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The very talented Delia Antal, makes her film debut as a director presenting D'ORA, the first feature from her film production company 28 Pictures Limited.  Delia wrote the script, adapted from the book she published in 2010, and takes producer credit as well as the leading role… Delia tells an important heart wrenching, yet inspiring story, that needs to be told.  For more on the movie please read the synopsis at the end of this interview.

The Global Townhall is honored to welcome Delia Antal.

Gabrielle Reilly:  What inspired you to write D'ORA? Have you experienced such hardships yourself?

Delia Antal:  The primary inspiration behind D’ORA was life. My life.  In my early days in London I survived some tough times. I had an assortment of different jobs, and lived through countless unpleasant, and often, dangerous experiences.  Those early experiences changed me, as everything was so dark and sad. Nevertheless the process of living in London fascinated me. This was perhaps because of my underlying grit and stubborn determination to find the positives in these experiences. When I finally got some savings together, I dedicated all my time to acting and filmmaking as I felt that a story inspired by my own life would make for an interesting film. I studied acting both in London and Los Angeles, and subsequently writing, directing and producing, in the pursuit of a successful career.  


Gabrielle Reilly:  How did you balance acting and directing in the movie?

Delia Antal:  I actually found it very easy, as Dora was a part of me. I spent all my holidays in my grandmother’s village in Transylvania, Romania. Subsequently I knew how a villager thinks and feels towards the western world. Furthermore, the realism in the film was created by the fact that most of the actors in the film were non-professional actors, who were doing that which they normally do in real life.  Very few of my actors were full time professionals. The story itself is so real that I just had to give the actors the idea of what the scene should be and they nailed it, really, it felt like we weren’t working, but having fun.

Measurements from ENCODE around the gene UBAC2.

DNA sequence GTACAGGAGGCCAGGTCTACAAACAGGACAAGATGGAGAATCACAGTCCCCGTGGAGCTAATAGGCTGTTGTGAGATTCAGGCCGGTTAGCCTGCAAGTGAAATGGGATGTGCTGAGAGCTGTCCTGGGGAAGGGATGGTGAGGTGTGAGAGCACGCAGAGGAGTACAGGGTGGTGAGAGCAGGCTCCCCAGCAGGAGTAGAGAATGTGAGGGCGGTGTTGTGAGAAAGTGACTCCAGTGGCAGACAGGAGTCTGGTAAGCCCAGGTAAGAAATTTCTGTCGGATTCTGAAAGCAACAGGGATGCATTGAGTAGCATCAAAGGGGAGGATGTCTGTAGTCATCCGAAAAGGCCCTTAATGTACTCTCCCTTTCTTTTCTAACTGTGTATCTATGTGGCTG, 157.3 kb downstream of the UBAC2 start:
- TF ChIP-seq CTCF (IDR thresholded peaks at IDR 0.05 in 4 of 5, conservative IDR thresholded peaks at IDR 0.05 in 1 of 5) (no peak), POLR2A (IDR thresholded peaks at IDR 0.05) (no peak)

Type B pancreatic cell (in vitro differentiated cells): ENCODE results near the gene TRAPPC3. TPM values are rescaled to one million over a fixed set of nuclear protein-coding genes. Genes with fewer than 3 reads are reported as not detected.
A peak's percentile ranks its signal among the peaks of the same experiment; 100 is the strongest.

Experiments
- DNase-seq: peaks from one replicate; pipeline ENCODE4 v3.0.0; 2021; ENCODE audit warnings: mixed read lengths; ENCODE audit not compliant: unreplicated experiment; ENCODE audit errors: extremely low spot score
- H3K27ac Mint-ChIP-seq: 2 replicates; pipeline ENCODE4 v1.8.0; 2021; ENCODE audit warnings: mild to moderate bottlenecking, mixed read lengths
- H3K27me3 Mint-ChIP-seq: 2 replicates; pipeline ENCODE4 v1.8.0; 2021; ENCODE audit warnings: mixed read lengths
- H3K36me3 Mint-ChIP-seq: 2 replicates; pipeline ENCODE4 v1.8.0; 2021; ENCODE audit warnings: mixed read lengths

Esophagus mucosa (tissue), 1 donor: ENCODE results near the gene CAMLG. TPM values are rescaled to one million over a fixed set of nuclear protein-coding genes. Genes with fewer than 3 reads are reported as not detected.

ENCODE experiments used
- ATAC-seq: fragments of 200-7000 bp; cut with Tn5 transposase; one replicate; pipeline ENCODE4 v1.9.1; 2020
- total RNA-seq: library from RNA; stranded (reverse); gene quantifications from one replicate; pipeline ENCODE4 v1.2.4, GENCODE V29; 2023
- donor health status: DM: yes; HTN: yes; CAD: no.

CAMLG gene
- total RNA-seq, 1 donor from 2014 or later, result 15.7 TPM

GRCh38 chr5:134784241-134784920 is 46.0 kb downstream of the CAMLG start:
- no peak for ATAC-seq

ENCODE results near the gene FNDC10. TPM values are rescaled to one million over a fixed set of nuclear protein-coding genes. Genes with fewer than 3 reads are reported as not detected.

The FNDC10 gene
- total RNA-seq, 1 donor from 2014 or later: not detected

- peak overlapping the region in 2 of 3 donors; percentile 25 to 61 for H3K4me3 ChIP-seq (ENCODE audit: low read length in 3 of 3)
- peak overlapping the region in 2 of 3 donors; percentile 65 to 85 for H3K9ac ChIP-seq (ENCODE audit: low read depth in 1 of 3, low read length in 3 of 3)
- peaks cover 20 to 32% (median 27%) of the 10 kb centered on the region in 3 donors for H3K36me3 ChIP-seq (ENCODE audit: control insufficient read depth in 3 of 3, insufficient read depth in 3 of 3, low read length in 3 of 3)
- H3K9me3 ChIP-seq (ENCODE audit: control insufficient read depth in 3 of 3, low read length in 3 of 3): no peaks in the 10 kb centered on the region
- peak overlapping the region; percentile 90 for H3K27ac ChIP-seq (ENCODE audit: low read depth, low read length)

Gabrielle Reilly:  How did you come to have your manuscript turned into a movie?

Delia Antal:  “D'ORA” is a sequence of real experiences, spiced up and turned into narrative scenes that I made whilst I was studying acting. I was told that I had the ability to be a leading lady, but because of my background and accent I would have to create leading roles for myself. Once I had made the manuscript, obviously I had to play the lead girl. Sadly no producer was interested, as they all wanted a famous actress to play D’ORA. I did not blame them. I understand the business, but hey what about me? Then I had to produce it, so I asked family and friends for help and slowly it started coming together. When the time came to start shooting we had no director on board. I had several meetings with different directors of different nationalities, but no one seemed to quite get it. It felt like - I am married with a white man, we have a white baby, we go on holiday and we leave our baby with my mum. When we get back and she returns our baby, it is black. We say, “this is not our baby!” She is “yes it is!” That is what I felt with all of the directors I approached.  Ultimately a friend asked me why I didn’t just direct it myself as I wrote it. As I lived those moments I would best know how to film it. My initial reaction was ‘seriously?’ I knew nothing about the camera, I didn’t know anything about the technical side of the movies, you must be kidding. However, I went home and thought about it all night and by the next day I had started to make the shooting schedule. Now I love directing, but only stories that talk to my heart. I love true stories, dramas that inspire and help towards a better world.


Gabrielle Reilly:  How do our readers in America get to view your movie?

Delia Antal:  Easily. The DVD and VOD of D'ORA (2014) will be on amazon’s UK website, eBay and on the production & distribution company web site:


Gabrielle Reilly:  Lord Taylor is a strong supporter of the movie.  How did he become involved with it?